Developer: Team Phobic
Price: $3.99
Version Reviewed: 1.0.0

Graphics / Sound Rating: ★★★☆☆
Game Controls Rating: ★★★★☆
Gameplay Rating: ★★★½☆
Replay Value Rating: ★★★★☆

Overall Rating: ★★★½☆

IMG_0622Bounce On 2 is the sequel to one of the App Store’s first platformers, Bounce On. I loved Bounce On, pure and simple: it was good, solid platforming fun, featuring awesome level designs, controls, and game mechanics. Bounce On 2 is a mixed bag. On the one hand, it offers a number of improvements, including closer Plus+ integration, new power-ups, and a new alternative control scheme. However, I couldn’t shake the feeling that a lot of the new “features” just added clutter, and I have to admit that I prefer the first game. Bounce On 2 is still a good platformer with a lot going for it…but it’s not quite a must-have.

If you haven’t played Bounce On before, the game is easy to pick up. You take on the role of Bounce, a red rubber ball who spends the game rolling and jumping through the game’s extensive world. Levels are dotted with enemies, obstacles, power-ups, and more. Bounce On has been called “the iPhone’s Mario,” largely because it involves a lot of good, old-school platforming, and I can’t argue with that title. For the most part, this is a “roll-and-jump” game that definitely evokes nostalgia.

The controls are still simple and functional, but this time you have two choices: tap and tilt. Tilt is the default, and I suppose I’m just used to it, because that’s what I prefer. Both work well, though neither is perfect—you’ll want tilt for fluidity, but touch controls give you much more precise control, which is necessary in the later levels. To jump, you simply tap the screen. Power-ups add more to the control scheme—to trigger your parachute, you tap the screen; once you get the fireball powerup, you’ll need to use a flicking motion to move.

IMG_0615This time around, the game revolves around a key-based system. Instead of simply navigating from Point A to Point B in a level and collecting optional gems along the way, different goals have to be fulfilled: killing all the monsters, beating a set time, collecting all of the gems. Meeting a goal (these are pre-defined) earns you a key; enough keys allow you to progress. It gets a little confusing, but once you get used to it, it’s easy to appreciate how the different goals can transform the same level into an entirely new experience. My biggest complaint about this method is the new level selection “screen,” which requires you to navigate a mini-level to reach a real level’s door. There’s a lack of continuity in the setup, and it’s disappointing. On the bright side, this allows you to progress without completing each and every level, which I consider almost a must-have function in any game.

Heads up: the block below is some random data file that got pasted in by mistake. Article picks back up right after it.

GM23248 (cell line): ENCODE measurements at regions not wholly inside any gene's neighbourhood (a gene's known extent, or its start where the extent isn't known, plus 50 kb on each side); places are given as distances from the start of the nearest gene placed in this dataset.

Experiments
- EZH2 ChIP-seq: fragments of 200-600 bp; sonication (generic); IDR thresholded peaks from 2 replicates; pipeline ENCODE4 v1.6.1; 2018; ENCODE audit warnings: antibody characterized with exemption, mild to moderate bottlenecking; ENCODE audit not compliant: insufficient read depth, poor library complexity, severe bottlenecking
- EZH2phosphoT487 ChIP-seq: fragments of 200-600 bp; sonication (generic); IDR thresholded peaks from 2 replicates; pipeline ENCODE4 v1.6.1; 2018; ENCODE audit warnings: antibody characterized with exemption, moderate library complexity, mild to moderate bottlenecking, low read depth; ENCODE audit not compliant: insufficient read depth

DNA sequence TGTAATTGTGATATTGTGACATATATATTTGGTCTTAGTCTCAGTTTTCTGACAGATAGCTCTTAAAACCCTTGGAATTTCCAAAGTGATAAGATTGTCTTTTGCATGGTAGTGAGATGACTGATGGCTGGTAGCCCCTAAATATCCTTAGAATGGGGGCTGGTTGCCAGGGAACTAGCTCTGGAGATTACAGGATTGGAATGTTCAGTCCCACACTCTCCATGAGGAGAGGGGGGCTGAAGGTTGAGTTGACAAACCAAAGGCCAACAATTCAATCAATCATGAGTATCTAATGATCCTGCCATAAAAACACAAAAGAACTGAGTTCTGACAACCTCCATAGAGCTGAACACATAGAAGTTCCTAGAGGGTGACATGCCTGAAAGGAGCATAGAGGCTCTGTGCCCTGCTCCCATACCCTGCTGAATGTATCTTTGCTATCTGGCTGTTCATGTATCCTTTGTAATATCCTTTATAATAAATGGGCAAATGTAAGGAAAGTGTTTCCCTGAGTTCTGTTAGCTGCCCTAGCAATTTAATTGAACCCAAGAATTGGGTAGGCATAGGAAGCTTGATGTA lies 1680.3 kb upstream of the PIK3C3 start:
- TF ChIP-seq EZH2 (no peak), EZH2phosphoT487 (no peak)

The levels themselves are pretty good. Many use new, tricky mechanisms like switching the direction of gravity. The power-ups have been completely redone as well; now, you jump on boxes to unlock the power-ups within. They range from a ninja headband that grants double-jump to a parachute to a fireball. For the most part, things are still fun, but I couldn’t shake the feeling that something was missing. There was less of a sense of exploration and the levels are much more linear. Thankfully, you can still find challenges in the later levels.

The graphics have received a major overhaul since the first game, and now are much more complex…and also darker. The new look is supposed to be more sophisticated, I guess, but I miss the simplicity of the first game. Now it just looks more cluttered. Bounce, of course, is as cute a rubber ball as ever, but other elements—especially the text—look overdone and almost amateurish. It’s a matter of personal preference, of course, and it doesn’t affect the game as a whole. The soundtrack, on the other hand, is great.

As for replay value…it’s here, in spades. The original title featured three types of medals based on how completely and how quickly you completed a level. Now, you have multiple keys to earn, but it doesn’t stop there. There are also Plus+ leaderboards and achievements to unlock. Plus, there are Team Phobic “tokens” hidden in each level for you to collect. You can also post your records to Facebook and Twitter.

Overall, Bounce On 2 is a fun platformer with a lot of quirks and fun gameplay. It doesn’t quite live up to its predecessor, but don’t let that fool you. There’s a lot of replay value between the Phobic tokens, the keys, and the Plus+ leaderboards, and rolling through the levels is a lot of fun. I’d recommend the first Bounce On over its sequel, but this is a solid title nevertheless.

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